The market for asset-backed securities (ABS) has grown substantially over the years, especially since I started analyzing them over 10 years ago. What was once primarily a market consisting of credit card, auto, and student loan collateral has expanded into many other collateral types. While some of these newer securitizations might have been considered “esoteric” in the past, they are quickly becoming mainstream. Issuance of ABS deals backed by “non-traditional” assets – such as franchise royalties, single-family rentals, data centers, and aircraft and railcar leases – continues to grow. These sectors once accounted for less than 15% of annual ABS issuance from 2007 to 2009, but have since grown to a $90+ billion sector composing roughly one-third of new ABS supply. Perhaps a sign of the changing times, vanilla credit card ABS now accounts for less than 10% of annual issuance.
As investors have increased allocations to these “non-traditional” sectors in search of yield, scrutiny has started to mount regarding the ratings of the bonds. Of the $90+ billion of non-traditional ABS issued in 2021, the vast majority had only one public rating from a ‘Big 3’ ratings firm (Moody’s, S&P, or Fitch) or lacked a ‘Big 3’ rating altogether. This contrasts sharply to the investment-grade corporate bond market, where at least two public ratings from a ‘Big 3’ agency are standard.
Chart 1: Historical ABS Issuance
This discrepancy in ratings came into focus in December, when the Wall Street Journal (WSJ) reported that regulators for the insurance industry would require increased disclosures for private debt (including ABS) after a study found that ratings for the same security can differ by as much as five notches between firms. This news followed an announcement from S&P that they were proposing a revised capital model for insurers that would result in increased capital charges for bonds that lack a S&P rating as well as those that lack a rating from a ‘Big 3’ firm. The proposed capital treatment for bonds that do not have a ‘Big 3’ rating is particularly harsh, as the ratings input automatically defaults to the lowest possible mapping of ‘CCC’. S&P recently extended the comment period for its proposed capital model to March 18th, although Barclays believes the agency will try to finalize its new methodology by mid-2022. Significant pushback is expected, and while we agree that liquidity may be weaker for deals lacking a ‘Big 3’ rating, they should be analyzed based on their collateral quality, cash flow stability, and investor protections via deal triggers, not solely based on ratings.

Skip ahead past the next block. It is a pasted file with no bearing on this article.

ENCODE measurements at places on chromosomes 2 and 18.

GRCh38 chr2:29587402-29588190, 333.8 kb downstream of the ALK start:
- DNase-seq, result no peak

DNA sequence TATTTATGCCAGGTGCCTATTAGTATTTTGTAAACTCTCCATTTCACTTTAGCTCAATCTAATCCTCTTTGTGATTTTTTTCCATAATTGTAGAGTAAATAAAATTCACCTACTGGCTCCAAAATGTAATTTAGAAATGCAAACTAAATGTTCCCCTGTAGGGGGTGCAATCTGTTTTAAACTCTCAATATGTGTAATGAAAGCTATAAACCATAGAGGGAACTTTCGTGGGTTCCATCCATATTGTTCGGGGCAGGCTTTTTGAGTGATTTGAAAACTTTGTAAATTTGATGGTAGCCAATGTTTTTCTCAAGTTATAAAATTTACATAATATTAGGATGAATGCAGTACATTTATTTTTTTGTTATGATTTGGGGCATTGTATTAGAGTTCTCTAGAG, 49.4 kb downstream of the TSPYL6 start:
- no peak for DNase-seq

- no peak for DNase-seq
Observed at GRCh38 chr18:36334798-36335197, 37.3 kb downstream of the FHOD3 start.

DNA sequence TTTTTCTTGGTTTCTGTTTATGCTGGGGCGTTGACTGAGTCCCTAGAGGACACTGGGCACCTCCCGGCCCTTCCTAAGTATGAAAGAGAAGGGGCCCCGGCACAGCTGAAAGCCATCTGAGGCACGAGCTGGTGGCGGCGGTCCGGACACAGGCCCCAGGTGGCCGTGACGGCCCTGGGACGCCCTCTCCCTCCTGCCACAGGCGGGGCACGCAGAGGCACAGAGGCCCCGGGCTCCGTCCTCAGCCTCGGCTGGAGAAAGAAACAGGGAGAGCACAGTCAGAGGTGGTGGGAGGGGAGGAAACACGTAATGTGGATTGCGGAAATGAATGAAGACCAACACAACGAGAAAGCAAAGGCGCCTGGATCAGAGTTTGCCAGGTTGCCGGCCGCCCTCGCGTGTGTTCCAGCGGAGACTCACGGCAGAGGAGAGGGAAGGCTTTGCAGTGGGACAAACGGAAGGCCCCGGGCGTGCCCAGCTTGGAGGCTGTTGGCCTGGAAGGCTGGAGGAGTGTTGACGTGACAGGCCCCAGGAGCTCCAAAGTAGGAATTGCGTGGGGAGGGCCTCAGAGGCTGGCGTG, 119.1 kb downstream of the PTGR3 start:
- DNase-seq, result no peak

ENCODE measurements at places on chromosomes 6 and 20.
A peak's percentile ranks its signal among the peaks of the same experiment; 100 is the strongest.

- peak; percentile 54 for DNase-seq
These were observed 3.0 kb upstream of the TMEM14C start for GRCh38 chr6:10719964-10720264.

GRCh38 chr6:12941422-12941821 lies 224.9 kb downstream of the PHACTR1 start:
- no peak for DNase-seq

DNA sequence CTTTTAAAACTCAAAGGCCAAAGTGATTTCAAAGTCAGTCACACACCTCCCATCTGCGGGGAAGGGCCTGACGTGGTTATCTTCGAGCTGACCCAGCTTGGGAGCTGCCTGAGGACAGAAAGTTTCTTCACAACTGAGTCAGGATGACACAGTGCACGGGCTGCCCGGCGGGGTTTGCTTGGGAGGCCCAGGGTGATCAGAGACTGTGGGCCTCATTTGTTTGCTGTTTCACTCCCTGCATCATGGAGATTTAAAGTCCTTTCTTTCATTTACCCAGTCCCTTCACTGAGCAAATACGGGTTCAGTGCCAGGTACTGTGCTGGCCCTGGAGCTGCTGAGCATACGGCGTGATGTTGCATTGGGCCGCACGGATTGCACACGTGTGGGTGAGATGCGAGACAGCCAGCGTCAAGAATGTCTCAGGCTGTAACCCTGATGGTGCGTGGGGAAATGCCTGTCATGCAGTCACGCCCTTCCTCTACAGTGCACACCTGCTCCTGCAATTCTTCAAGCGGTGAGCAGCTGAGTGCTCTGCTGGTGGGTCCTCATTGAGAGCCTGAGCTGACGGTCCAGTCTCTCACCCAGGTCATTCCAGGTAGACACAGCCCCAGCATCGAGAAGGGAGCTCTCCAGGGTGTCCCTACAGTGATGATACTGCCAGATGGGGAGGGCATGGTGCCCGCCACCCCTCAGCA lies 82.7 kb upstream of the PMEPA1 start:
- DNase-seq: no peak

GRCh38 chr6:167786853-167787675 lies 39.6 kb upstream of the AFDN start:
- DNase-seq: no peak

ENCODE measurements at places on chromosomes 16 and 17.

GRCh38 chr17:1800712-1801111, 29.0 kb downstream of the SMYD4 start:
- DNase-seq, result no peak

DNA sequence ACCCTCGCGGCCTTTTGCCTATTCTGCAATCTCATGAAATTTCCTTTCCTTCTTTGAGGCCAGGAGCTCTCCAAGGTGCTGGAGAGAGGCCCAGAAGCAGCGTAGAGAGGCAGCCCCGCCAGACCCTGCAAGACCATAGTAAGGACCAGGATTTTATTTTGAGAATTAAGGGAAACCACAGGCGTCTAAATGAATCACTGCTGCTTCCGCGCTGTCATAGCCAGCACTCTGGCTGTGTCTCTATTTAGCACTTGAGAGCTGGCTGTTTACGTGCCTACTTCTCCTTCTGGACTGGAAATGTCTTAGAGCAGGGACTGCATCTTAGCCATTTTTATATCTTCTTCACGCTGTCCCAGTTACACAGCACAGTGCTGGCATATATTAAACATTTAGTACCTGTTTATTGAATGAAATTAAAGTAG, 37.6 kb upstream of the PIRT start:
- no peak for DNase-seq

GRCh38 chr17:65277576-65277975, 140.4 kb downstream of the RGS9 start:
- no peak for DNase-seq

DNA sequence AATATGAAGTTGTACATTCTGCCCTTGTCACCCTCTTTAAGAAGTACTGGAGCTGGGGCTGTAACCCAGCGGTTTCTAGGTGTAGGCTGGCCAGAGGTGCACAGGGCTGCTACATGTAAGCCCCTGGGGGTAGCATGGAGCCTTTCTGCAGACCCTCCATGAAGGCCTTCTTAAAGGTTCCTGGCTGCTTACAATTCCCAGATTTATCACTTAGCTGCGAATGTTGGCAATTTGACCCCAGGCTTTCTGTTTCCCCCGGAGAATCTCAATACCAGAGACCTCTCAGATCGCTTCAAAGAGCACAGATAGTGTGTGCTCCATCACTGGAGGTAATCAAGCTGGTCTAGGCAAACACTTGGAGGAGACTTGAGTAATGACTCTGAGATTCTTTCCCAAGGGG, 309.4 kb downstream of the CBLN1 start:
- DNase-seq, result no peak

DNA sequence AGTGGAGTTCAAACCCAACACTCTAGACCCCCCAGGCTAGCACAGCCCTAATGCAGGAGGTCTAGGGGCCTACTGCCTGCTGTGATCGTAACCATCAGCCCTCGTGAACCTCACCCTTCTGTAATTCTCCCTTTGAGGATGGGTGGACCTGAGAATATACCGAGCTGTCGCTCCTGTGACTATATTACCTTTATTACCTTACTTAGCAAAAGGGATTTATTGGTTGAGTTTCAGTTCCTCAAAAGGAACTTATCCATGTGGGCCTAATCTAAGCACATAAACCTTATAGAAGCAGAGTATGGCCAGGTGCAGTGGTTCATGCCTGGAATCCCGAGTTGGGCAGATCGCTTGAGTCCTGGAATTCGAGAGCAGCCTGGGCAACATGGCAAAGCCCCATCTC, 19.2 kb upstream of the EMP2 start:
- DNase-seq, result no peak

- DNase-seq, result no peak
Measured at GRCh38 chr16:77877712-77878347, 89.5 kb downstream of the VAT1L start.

Given the increased focus on non-traditional ABS and particularly those that lack a ‘Big 3’ rating, it seems appropriate to ask: which sub-sectors are most impacted by the new capital model, and how much of these securities do insurance entities hold? According to Barclays research, insurance entities hold over $8 billion of ABS that do not have a ‘Big 3 rating’, with the largest exposures including solar ABS ($3.2 billion), Whole Business Securitizations (WBS) ($1.4 billion), and Property Assessed Clean Energy financing (PACE) ($1.2 billion). These sectors offer relatively longer durations and higher yields, making them ideal candidates for life insurance accounts that typically hold bonds to maturity. Other sectors impacted by the proposed capital model are non-agency Commercial Mortgage-Backed Securities (CMBS) and Collateralized Loan Obligations (CLOs), with subordinate tranches facing the largest increase in capital charges.